7. Vision: Coordinated Public Health Approach Other Non-Governmental Initiatives Prevention Collaborative Coordination Surveillance Infrastructure HAI expertise Outbreak response Survey/Cert PH Lab Standardized Metrics

  8. CDC’s DHQP: www.cdc.gov/hai Response Prevention Local Capacity Surveillance

  9. Need for a Global Approach • Global burden: HAIs lead to excess morbidity, mortality, and healthcare costs worldwide • Proliferation of invasive healthcare internationally without commensurate infection prevention infrastructure • Antimicrobial resistance: everyone’s problem

  10. Global Burden • Healthcare-associated infection (HAI) in the United States (2002) • 1/20 patients • 1.7 million HAIs • 99,000 deaths • Developing countries • Limited data from low income countries • Estimated prevalence: at least three times greater than United States Klevens et al Public Health Reports 2007. Allegranzi et al Lancet 2011.

  11. International Nosocomial Infection Control Consortium • 422 ICUs in 36 countries in Latin America, Asia, Africa, and Europe used National Healthcare Safety Network (NHSN) definitions for device-associated infections • Similar amount of device use in INICC units as in US hospitals Rosenthal et al. Am. J. Infection Control. 2012 .

  12. Why might there be more HAIs in middle- and low-income countries? • Less infection prevention and control infrastructure • Training lacking in general infection control • Improper use of equipment (e.g., reuse of single-use equipment) • Insufficient reprocessing • Less surveillance, awareness, and targeted prevention efforts • Proliferation of invasive medical care across the globe • Large dialysis organizations expanding across boarders • Increase in medical tourism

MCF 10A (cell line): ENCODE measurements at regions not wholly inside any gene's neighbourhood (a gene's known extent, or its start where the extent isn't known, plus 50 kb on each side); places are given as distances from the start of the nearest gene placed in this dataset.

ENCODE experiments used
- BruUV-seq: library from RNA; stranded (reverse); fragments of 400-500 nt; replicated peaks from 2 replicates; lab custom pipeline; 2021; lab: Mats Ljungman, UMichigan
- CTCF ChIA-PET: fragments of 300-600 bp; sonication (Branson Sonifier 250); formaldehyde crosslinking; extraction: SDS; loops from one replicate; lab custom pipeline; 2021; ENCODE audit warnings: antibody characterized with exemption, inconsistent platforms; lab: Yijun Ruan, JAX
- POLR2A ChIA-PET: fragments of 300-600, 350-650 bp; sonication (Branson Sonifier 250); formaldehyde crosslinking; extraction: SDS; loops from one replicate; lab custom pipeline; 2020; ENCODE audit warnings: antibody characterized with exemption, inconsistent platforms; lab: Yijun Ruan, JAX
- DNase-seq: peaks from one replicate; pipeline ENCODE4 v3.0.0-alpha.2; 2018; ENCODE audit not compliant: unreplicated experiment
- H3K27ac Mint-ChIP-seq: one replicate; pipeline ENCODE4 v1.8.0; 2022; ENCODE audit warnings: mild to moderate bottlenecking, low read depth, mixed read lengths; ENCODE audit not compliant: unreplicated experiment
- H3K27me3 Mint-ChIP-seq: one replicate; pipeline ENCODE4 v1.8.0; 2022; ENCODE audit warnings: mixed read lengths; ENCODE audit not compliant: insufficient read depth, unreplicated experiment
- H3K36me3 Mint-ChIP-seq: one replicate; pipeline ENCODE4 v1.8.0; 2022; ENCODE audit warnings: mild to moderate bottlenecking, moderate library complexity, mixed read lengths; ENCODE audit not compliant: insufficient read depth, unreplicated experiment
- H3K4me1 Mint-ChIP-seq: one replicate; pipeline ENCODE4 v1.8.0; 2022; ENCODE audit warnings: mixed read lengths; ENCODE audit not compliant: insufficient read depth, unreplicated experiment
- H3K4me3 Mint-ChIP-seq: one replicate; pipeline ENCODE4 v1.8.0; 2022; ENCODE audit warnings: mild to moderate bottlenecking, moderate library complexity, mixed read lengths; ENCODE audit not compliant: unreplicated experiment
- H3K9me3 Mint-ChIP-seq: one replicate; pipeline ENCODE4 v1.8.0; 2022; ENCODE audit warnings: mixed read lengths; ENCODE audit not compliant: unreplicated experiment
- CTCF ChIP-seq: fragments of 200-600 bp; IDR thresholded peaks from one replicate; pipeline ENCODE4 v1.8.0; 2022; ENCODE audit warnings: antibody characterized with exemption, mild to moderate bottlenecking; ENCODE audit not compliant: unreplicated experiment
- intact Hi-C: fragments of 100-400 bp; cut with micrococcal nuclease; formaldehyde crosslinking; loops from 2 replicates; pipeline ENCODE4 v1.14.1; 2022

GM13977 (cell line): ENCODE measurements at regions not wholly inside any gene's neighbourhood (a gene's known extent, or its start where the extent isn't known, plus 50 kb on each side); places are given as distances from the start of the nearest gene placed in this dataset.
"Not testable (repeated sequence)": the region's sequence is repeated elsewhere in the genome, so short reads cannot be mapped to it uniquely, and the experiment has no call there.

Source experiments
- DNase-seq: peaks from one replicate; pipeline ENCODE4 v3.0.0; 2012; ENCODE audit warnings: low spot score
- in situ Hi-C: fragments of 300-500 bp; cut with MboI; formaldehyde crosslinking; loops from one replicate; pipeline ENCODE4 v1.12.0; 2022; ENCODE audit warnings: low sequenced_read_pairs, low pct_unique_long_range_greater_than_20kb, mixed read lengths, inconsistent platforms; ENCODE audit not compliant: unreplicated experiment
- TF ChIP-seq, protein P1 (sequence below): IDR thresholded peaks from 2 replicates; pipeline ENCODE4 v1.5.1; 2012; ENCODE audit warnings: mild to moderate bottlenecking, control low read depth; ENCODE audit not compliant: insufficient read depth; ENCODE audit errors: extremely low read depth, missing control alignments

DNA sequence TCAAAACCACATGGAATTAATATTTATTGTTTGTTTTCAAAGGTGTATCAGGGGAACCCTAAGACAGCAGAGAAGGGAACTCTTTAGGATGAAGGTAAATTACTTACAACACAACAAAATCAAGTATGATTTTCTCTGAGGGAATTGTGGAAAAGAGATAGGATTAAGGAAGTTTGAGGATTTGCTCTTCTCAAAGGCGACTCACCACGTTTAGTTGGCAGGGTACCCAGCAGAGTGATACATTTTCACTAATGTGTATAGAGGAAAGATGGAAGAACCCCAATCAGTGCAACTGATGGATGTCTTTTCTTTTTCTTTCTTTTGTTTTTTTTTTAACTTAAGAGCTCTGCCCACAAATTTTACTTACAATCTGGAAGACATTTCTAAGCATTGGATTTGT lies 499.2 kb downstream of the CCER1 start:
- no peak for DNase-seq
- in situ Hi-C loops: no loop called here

13. Increase in Incidence and Prevalence of ESRD Internationally USRDS 2009 Report. Published 2011 .

  14. Antimicrobial Resistance • Studies suggest that approximately ½ of antimicrobial use in US healthcare settings is inappropriate • Rising resistance leads to decreasing treatment options and increasing cost • Inappropriate prescribing contributor to C. difficileepidemic

  15. National Estimates of US Short-Stay Hospital Discharges with C. difficile,National Inpatient Sample Any listed Primary Number of Discharges Year Elixhauser, A. (AHRQ), and Jhung, MA. (Centers for Disease Control and Prevention). Clostridium Difficile-Associated Disease in U.S. Hospitals, 1993–2005. HCUP Statistical Brief #50. April 2008. Agency for Healthcare Research and Quality, Rockville, MD. And unpublished data http://www.hcup-us.ahrq.gov/reports/statbriefs/sb50.pdf